What do you think?

I wrote something along these lines on the customer feedback form of a local attraction.

“We visited your attraction in April but were unable to stay do to there being no accessible toilet facilities with a changing bench and a hoist. My son is able to use the toilet but can only do so with these facilities.

Usually, there is time to call ahead to make plans but we were representing a national charity and it was swiftly arranged. Otherwise, had I had time to check, I would not have come at all.

Here is a link to facilities which would make it possible to visit:-


My son would love to be able to visit and enjoy your facilities.”

I was clear.

We visited.

We could not stay.

I do believe that I paid £5 to park for our short visit too!

What did I expect in a reply?

Maybe an apology? 

Maybe a little sadness at learning the facilities meant that a child had a 40 minute journey home needing the toilet?

Maybe a little understanding? Empathy? Feeling?


What did I get?

“Dear Mrs George,

Thank you for getting in touch regarding your recent trip to ________.

Firstly, I would like to thank you for your feedback and suggestions. As an organisation that is constantly striving to enhance guest experience and improve facilities on site, we very much value your constructive input.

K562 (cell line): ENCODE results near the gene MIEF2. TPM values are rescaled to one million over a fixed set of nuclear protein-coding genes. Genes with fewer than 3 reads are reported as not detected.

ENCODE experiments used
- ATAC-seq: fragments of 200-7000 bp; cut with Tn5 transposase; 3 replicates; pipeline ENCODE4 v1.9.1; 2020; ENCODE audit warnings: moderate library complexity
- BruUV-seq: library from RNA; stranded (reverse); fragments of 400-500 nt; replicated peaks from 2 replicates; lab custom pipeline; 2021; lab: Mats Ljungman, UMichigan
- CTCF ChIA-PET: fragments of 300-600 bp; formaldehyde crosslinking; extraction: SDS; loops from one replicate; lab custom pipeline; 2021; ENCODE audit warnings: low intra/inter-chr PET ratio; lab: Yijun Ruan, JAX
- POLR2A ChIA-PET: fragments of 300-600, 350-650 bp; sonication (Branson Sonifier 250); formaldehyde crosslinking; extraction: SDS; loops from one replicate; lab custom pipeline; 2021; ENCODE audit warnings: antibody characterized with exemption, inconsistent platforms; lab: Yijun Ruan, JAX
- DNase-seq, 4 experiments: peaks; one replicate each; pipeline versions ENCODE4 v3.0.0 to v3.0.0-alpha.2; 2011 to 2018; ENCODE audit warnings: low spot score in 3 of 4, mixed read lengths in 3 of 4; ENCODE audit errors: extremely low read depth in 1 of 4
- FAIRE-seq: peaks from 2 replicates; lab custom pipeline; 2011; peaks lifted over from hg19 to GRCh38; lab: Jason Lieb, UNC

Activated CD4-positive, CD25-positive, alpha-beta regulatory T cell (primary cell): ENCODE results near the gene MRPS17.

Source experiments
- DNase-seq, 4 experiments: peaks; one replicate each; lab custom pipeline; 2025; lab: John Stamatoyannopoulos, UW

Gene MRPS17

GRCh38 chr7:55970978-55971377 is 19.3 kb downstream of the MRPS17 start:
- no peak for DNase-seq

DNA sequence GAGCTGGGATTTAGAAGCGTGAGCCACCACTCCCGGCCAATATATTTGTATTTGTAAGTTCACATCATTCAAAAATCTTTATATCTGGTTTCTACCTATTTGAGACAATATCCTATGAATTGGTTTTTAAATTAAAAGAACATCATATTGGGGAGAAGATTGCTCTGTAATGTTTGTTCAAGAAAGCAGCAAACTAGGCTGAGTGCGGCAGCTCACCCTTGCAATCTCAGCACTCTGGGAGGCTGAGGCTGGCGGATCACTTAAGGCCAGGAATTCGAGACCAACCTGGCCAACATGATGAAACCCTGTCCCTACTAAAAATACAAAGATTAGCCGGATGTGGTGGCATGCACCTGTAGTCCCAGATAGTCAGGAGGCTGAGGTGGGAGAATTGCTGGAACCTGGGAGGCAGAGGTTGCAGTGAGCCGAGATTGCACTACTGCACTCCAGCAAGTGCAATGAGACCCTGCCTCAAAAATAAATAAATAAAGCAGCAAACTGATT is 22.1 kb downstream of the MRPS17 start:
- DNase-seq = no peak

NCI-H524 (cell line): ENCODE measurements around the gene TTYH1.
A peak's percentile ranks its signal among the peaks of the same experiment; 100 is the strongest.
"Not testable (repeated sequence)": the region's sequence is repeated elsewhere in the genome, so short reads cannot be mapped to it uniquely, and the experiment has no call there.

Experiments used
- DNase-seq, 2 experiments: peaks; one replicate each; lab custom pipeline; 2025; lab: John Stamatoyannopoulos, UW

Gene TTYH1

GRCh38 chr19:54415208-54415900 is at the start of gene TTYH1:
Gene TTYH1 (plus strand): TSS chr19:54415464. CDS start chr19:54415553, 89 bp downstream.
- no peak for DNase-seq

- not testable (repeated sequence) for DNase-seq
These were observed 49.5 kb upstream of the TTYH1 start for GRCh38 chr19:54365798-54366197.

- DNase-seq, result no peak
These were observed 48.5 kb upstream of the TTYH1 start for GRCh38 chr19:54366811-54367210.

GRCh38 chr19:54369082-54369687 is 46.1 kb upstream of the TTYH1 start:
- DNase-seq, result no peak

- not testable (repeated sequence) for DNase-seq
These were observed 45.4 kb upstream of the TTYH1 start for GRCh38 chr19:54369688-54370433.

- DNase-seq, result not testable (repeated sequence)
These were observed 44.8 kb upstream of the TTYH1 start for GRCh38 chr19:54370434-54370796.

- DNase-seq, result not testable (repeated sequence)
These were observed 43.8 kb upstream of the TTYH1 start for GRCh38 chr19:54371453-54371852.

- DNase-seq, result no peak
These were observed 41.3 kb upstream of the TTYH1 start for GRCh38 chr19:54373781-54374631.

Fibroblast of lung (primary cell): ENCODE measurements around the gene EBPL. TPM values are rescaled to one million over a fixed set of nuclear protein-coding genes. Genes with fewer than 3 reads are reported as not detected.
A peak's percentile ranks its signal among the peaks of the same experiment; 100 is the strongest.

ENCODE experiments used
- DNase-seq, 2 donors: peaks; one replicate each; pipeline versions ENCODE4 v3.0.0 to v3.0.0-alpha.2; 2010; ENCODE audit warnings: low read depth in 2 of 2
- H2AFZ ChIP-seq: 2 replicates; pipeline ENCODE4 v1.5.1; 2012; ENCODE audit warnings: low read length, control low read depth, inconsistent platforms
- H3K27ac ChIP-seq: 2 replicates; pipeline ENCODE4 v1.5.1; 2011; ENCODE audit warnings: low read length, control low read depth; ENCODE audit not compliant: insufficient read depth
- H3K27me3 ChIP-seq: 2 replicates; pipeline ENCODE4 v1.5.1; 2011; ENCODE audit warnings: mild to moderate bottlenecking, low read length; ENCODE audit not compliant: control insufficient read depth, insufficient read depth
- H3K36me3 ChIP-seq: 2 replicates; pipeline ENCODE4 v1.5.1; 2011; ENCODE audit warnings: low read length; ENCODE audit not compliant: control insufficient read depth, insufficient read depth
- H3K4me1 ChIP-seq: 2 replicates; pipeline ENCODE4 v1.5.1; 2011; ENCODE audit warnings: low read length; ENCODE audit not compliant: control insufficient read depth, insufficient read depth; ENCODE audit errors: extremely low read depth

While accessibility is something we hold in very high regard; our remote natural landscape (with some buildings hundreds of years old) and limited internal space does restrict the installation of certain aids.

Using our disabled toilets to illustrate this point, at its narrowest the room is 1.04m (between the wall and hand dryer – both permanent fixtures), at its widest the space is just 1.42m (wall to wall).

While we are sorry that this particular aid is not feasible at this time, given our current situation; we hope that you and your family will not be deterred from visiting the western-most point of Cornwall in the near future.

Best wishes,

Marketing Manager”

So I had told them that we could not stay simply due to there being no suitable accessible facilities.

Yet they value accessibility, thank me for my feedback, are unable to do anything to change it due to the “remote landscape” and they are sorry they can’t change it but hope I will come back anyway.

Erm, remember the bit where I said we came and had to go home???

We cannot visit.

Now, take a look at some of these photos, taken from their website.


Very old, remote and rugged looking, isn’t it?

The site may be open space and have some old buildings but that doesn’t mean they don’t have parts which could be improved.

The following is copied from their website.

“We may be biased, but we think the outdoor spaces and places in West Cornwall are the best in the country. From amazing coastlines to glorious countryside, there are hundreds of activities to enjoy, from energetic pursuits such as surfing, swimming, cycling or walking, to more passive activities such as bird watching, photography, painting, fishing or simply admiring the wonderful views.